- Convert – While successfully engaging with a potential lead is always a positive for a company’s analytics and content strategy, it can easily be an unqualified lead. It’s important to note that leads that are actively seeking health care products tend to already be immersed in the market with an agenda in mind; they indeed may know their needs, wants, and challenges and will approach vendors toward the bottom of the sales funnel as educated consumers
During the convert stage, successful inbound campaigns should guide potential buyers toward the right product or solution, even if it isn’t one that they can provide. The beauty of SEO and inbound strategy that these informed purchasers should gravitate toward content that is tailored to match what they are looking for: content that caters to their buyer persona.
- Close – The gap between converting a lead and closing a lead is the proverbial sweet spot for health care sales. But it requires shifting the working dynamic between a vendor’s sales and marketing teams. This can be accomplished with a Service Level Agreement that unites both aspects of your business. Within this agreement, a company can jump on the same page and align the standards for qualifying leads, distributing workflow, and managing customer relations between marketing and sales teams.
The strategic change may prove uncomfortable and unfamiliar for a vendor’s business development teams, but it will accommodate the more elaborate, yet sustainable inbound methodology. And even if traditional marketing is perceived as safe to a vendor’s company, digital marketing (not necessarily inbound marketing) should be recognized for its strength in the health care product industry. In fact, a MM&M Healthcare Marketer’s Trend Report found that 86 percent of the healthcare professionals it surveyed were engaged in digital marketing. Essentially, if a vendor isn’t doing it, its competitors are more than likely building a profitable web presence to overtake it in profit.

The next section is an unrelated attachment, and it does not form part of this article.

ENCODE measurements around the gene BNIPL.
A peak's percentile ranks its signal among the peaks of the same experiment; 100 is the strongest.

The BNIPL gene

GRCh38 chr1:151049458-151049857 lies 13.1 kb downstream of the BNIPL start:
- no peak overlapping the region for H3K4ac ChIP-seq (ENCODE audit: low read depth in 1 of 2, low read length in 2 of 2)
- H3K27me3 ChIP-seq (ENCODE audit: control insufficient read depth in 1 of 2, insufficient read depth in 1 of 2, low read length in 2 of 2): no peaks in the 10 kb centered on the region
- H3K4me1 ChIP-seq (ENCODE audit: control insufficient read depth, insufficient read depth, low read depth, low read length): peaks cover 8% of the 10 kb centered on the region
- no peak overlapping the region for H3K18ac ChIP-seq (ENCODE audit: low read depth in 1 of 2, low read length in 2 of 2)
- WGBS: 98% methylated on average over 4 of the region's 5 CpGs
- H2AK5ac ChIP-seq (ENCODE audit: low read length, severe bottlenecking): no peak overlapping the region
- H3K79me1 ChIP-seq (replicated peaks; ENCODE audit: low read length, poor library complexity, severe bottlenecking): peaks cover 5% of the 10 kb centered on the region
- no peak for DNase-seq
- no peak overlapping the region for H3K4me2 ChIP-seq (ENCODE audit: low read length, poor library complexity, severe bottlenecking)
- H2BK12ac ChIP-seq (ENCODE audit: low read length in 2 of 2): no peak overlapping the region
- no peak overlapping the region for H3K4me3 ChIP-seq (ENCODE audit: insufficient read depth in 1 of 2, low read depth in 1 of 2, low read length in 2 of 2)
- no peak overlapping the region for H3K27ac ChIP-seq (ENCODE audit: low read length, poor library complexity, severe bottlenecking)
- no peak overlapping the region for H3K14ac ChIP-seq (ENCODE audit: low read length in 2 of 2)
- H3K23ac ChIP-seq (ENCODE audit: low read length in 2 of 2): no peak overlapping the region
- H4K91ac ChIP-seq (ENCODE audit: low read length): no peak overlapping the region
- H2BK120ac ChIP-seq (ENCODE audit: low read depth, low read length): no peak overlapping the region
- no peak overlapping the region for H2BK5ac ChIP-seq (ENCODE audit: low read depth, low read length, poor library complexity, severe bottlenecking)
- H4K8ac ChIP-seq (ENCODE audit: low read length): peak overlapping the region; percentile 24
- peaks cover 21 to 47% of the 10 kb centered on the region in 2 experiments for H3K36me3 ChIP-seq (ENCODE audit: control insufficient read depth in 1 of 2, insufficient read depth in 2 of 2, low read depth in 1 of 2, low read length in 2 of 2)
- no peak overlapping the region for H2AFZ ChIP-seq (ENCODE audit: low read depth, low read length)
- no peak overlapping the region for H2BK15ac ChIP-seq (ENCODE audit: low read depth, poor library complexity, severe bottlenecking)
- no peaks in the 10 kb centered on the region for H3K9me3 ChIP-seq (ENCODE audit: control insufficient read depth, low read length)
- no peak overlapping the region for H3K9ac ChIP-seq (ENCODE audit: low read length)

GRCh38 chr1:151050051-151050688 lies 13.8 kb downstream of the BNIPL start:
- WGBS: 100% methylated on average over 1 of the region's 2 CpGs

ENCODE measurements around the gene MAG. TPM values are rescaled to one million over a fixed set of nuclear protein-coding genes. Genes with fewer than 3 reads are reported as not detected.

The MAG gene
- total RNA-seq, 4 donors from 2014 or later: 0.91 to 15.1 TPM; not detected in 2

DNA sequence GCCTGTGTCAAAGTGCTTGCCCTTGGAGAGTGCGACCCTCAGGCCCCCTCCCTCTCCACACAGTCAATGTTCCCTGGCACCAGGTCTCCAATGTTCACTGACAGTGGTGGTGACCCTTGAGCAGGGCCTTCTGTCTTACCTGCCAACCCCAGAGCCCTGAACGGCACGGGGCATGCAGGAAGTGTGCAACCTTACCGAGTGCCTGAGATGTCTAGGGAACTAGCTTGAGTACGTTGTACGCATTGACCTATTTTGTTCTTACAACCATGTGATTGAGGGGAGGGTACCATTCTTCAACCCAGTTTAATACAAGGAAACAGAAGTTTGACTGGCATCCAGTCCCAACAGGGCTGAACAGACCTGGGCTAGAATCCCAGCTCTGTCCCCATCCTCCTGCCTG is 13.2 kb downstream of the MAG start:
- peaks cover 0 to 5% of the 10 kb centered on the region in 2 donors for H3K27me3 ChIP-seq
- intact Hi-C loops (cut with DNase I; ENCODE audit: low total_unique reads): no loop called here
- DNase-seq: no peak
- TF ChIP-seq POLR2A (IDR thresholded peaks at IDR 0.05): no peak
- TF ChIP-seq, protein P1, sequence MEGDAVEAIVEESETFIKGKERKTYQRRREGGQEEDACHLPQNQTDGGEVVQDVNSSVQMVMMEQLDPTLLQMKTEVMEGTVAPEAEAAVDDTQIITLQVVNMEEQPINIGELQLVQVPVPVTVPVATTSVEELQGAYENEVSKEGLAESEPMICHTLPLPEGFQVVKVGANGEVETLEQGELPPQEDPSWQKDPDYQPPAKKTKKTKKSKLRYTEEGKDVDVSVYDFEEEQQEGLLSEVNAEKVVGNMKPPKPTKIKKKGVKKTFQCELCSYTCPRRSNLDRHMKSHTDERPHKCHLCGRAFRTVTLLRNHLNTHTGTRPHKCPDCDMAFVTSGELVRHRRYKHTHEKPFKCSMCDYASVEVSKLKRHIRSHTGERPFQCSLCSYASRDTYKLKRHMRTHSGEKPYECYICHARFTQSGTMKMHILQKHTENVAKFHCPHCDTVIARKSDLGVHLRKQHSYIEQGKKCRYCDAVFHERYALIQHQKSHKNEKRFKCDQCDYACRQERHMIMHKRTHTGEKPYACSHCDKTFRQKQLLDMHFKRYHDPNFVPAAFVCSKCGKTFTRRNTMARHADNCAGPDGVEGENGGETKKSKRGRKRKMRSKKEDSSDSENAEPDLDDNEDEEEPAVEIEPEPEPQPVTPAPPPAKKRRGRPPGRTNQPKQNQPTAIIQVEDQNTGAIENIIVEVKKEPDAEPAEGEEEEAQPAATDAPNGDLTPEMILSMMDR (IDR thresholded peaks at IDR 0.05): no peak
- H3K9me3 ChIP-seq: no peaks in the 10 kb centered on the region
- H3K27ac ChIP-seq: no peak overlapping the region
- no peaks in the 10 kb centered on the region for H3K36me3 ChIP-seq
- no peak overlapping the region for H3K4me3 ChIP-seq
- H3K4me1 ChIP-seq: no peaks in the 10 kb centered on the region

- Delight – Inbound marketing is meant to be the proverbial gift that keeps on giving. Even when a consumer phases out, inbound marketers can encourage rave Google reviews, conduct interviews of customers for use in marketable product content, and receive helpful feedback – of course this requires stellar customer service on behalf of a business.
Next? Generate Content to Generate Leads
If there is anything to take away from this blog, it’s that the health care industry is increasingly driven by the Internet. Extensive research by prospective buyers has shifted away from speaking with salespeople to perusing endless results from search engines. These particular decision makers might actually skip top-of-the-funnel content such as blogs and opt to find out what a product is all about in-person, but until then, vendors need only put that phone and directory down and start building content such as blogs, eBooks, and videos. At the very least, customers will know what they are looking at. At the very best, they’re ready to call the vendor themselves. And that’s always a promising lead.
Want to learn even more about how inbound marketing can benefit your healthcare business? Download the free Inbound Marketing Guide below!